Arkansas Democrat-Gazette - - ARKANSAS - TIA LYONS

El Do­rado panel sets re­view of hir­ing, fir­ing du­ties.

EL DO­RADO — The El Do­rado Civil Ser­vice Com­mis­sion is mov­ing ahead with plans to meet with city of­fi­cials to pro­vide a bet­ter un­der­stand­ing of the scope of the com­mis­sion’s du­ties.

Com­mis­sion­ers are de­vel­op­ing a Pow­er­Point pre­sen­ta­tion for the El Do­rado City Coun­cil and new Mayor Veron­ica Smith-Creer.

“I’ve vis­ited with sev­eral City Coun­cil mem­bers and they want to un­der­stand more about the Civil Ser­vice Com­mis­sion and how it works,” said Toddy Pi­tard, chair­man of the com­mis­sion.

The com­mis­sion is tasked with such du­ties as hir­ing and fir­ing the chiefs of the po­lice and fire de­part­ments; over­see­ing poli­cies of each depart­ment; and ad­min­is­ter­ing an­nual civil ser­vice ex­ams for new hires and can­di­dates for pro­mo­tion.

Pi­tard said the Civil Ser­vice Com­mis­sion is not typ­i­cally in­volved in day-to-day po­lice and fire op­er­a­tions — a point he said com­mis­sion­ers want to em­pha­size to city of­fi­cials.

The mat­ter stems from a rec­om­men­da­tion by then-Mayor Frank Hash to strip the com­mis­sion of its au­thor­ity to hire and fire the heads of the po­lice and fire de­part­ments.

Hash, whose sec­ond term as mayor ended Dec. 31, pro­posed the idea dur­ing a City Coun­cil meet­ing in Novem­ber.

He asked coun­cil mem­bers to re­voke city Or­di­nance 1519, which gives the El Do­rado Civil Ser­vice Com­mis­sion, and not the mayor, the power to ap­point and re­move city depart­ment heads.

The or­di­nance was in­spired by Arkansas Act 534 of 1995. The state law gives may­ors the au­thor­ity to hire and fire po­lice and fire chiefs, but it also al­lows city gov­ern­ments to del­e­gate that au­thor­ity to civil ser­vice com­mis­sions in­stead.

In 1995, the El Do­rado City Coun­cil chose the lat­ter op­tion and adopted an or­di­nance to that ef­fect. The or­di­nance was signed by then-Mayor Mike Du­mas.

“When the state law passed in ’95, it put it in the mayor’s hands, un­less the City Coun­cil voted for an or­di­nance that put it in the hands of the civil ser­vice com­mis­sion,” City At­tor­ney Henry Kinslow said.

“The first thing Mike Du­mas said is, ‘I don’t want this,’ and the City Coun­cil im­me­di­ately passed [Or­di­nance 1519],” Kinslow said.

Hash’s rec­om­men­da­tion drew a sharp ob­jec­tion from Coun­cil Mem­ber Mike Rice, a for­mer law en­force­ment of­fi­cer, dur­ing the Nov. 8 City Coun­cil meet­ing.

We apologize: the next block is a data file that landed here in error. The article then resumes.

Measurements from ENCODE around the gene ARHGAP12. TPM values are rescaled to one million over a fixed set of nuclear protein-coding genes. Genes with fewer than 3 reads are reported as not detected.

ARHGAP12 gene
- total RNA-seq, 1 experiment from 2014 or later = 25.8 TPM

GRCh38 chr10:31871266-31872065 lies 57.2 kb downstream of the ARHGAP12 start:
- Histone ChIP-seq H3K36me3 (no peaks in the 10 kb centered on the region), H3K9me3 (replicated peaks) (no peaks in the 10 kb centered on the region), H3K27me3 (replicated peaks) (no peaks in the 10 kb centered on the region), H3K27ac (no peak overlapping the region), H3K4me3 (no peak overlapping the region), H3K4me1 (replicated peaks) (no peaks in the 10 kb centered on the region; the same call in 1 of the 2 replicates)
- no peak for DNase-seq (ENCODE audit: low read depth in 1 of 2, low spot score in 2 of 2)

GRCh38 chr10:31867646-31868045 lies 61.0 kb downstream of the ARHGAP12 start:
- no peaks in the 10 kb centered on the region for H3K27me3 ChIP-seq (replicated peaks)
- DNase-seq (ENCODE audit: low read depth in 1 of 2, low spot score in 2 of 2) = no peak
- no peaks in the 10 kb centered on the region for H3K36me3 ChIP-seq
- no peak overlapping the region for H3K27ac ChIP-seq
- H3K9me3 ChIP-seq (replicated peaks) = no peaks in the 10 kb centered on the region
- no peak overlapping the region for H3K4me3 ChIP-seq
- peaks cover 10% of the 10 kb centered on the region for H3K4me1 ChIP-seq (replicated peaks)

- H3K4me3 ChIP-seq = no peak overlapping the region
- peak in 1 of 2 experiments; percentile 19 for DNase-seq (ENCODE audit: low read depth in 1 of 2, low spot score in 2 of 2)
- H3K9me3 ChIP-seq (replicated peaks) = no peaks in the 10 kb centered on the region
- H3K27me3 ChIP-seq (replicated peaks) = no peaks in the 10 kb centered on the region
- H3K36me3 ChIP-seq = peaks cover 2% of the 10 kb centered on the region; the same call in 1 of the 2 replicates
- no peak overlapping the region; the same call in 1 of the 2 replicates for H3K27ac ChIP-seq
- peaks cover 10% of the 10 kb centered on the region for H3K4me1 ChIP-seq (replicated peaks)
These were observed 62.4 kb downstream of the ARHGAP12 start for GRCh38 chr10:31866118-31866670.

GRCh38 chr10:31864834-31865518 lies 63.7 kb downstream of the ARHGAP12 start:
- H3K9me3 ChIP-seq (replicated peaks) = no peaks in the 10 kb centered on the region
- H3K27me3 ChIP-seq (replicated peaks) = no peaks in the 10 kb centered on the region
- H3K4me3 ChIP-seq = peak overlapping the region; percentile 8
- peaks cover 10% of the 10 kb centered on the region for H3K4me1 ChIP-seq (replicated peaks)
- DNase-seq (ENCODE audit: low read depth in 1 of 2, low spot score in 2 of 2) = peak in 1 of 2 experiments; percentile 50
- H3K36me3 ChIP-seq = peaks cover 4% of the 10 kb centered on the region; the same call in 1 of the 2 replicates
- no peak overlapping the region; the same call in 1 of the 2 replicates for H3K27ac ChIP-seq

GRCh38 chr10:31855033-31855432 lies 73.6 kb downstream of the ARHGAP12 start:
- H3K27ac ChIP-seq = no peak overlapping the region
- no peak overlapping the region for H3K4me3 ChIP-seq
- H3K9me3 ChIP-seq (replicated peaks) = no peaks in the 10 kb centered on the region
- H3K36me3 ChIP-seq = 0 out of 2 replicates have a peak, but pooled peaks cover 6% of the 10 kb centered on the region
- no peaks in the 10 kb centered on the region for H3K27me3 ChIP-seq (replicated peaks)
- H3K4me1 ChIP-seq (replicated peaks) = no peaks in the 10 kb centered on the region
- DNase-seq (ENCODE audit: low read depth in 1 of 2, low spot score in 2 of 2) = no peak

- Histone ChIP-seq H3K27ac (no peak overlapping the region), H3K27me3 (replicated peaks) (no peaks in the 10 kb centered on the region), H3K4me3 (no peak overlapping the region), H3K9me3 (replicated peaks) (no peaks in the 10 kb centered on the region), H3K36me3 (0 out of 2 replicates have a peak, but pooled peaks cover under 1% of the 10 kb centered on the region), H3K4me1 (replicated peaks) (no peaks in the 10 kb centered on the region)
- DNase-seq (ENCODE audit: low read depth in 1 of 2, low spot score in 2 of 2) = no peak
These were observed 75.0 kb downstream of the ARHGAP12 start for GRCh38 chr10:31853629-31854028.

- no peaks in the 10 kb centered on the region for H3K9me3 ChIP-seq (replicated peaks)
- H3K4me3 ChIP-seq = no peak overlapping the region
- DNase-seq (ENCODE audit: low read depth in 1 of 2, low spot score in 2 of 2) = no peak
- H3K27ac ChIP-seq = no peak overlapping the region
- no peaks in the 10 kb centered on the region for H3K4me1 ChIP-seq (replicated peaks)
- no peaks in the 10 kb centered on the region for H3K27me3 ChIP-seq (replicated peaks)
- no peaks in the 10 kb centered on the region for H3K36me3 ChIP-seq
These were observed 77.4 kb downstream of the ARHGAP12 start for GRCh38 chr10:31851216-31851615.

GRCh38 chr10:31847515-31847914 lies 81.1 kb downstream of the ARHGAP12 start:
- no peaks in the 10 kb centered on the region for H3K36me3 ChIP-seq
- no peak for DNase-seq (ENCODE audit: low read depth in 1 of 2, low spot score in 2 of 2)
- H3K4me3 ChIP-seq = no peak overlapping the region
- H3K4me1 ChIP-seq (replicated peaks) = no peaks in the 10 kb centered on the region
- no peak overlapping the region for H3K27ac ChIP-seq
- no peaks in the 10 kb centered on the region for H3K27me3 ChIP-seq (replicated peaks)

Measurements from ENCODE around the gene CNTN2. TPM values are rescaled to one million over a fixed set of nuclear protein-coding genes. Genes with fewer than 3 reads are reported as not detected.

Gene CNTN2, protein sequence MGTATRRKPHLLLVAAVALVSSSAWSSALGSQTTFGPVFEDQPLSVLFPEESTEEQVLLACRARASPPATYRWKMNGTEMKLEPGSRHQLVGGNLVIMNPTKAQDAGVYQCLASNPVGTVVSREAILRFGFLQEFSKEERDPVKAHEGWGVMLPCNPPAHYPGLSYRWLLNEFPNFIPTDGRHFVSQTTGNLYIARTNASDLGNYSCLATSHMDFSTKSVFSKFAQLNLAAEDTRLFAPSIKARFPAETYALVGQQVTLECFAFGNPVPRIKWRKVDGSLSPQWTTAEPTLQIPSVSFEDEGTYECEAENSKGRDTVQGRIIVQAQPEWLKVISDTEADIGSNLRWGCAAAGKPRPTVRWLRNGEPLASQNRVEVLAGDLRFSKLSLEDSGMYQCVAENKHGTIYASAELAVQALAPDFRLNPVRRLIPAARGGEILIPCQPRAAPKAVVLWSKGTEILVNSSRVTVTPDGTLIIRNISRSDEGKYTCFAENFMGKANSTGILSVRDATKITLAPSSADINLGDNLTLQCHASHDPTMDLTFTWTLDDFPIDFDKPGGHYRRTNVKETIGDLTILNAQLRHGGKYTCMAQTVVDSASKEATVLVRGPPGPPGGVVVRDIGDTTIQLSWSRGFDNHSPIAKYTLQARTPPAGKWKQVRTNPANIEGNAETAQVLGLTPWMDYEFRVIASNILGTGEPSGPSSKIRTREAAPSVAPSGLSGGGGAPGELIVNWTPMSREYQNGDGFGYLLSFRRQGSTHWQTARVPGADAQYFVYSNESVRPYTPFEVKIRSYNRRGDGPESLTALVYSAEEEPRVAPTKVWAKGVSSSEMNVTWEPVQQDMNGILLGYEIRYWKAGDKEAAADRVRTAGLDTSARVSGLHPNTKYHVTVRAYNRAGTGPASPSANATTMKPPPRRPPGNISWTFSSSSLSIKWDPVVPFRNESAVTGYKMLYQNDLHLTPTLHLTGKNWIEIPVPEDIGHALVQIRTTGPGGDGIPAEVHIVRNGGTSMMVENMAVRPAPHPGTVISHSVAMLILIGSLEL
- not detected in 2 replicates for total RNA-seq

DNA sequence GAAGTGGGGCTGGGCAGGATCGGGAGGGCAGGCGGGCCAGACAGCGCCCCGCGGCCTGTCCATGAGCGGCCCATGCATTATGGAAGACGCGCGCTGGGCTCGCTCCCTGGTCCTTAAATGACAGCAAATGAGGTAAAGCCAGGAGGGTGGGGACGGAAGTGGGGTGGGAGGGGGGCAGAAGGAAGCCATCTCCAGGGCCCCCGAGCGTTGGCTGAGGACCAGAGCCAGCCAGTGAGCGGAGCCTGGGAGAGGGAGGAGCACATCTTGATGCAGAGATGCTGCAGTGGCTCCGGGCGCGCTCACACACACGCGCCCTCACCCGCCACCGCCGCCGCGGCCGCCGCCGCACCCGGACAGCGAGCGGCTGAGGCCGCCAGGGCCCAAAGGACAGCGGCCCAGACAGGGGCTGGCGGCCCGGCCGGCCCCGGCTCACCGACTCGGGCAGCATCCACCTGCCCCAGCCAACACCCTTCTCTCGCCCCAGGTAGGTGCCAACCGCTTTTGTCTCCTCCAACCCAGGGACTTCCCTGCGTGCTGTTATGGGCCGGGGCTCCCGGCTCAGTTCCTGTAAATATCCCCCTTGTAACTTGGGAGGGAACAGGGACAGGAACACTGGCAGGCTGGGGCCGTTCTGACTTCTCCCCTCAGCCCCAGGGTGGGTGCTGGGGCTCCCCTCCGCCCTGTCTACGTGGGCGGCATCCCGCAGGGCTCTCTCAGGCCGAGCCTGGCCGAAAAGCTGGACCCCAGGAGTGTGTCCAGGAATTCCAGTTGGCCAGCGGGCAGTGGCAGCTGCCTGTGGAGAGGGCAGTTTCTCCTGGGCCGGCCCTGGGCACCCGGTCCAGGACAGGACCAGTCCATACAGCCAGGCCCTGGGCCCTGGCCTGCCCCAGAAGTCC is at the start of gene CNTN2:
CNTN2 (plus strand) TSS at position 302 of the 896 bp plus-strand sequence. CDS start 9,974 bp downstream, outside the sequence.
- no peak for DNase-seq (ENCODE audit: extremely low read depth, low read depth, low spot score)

Rice con­tended then that the Civil Ser­vice Com­mis­sion is needed as a buf­fer be­tween city of­fi­cials and po­lice and fire depart­ment heads.

He also cited po­ten­tial li­a­bil­ity is­sues, say­ing part of the Civil Ser­vice Com­mis­sion’s role is to pro­tect the po­lice and fire chiefs.

Fur­ther, per­son­al­ity or po­lit­i­cal con­flicts be­tween a city of­fi­cial and a po­lice or fire chief could put the re­spec­tive chief at risk of los­ing re­tire­ment ben­e­fits if he is abruptly fired, Rice said.

The City Coun­cil did not act on Hash’s rec­om­men­da­tion and agreed to meet later with the Civil Ser­vice Com­mis­sion.

Hash also said the move would have brought El Do­rado in line with other south Arkansas cities, such as Cam­den and Mag­no­lia, where the power to hire and fire po­lice and fire chiefs rests in the hands of coun­cil mem­bers and the mayor.

“There are no stats with that. I don’t know what his agenda was with that,” Pi­tard said.

Coun­cil Mem­ber Wil­lie McGhee, who also op­posed Hash’s rec­om­men­da­tion, said that the City Coun­cil has in­put in such mat­ters.


Pi­tard re­ferred to an is­sue that arose in 2017 when Hash asked com­mis­sion­ers to look into con­cerns about El Do­rado Fire Depart­ment op­er­a­tions and Fire Chief Chad Mosby.

Hash had pointed to a se­ries of ar­ti­cles ap­pear­ing in the El Do­rado News-Times re­gard­ing 2017 city bud­get cuts and their ef­fect on staffing and ser­vices pro­vided by the Fire Depart­ment. They in­cluded a March 2017 ar­ti­cle with the head­line, “Fire Depart­ment bud­get cuts af­fect city’s safety.”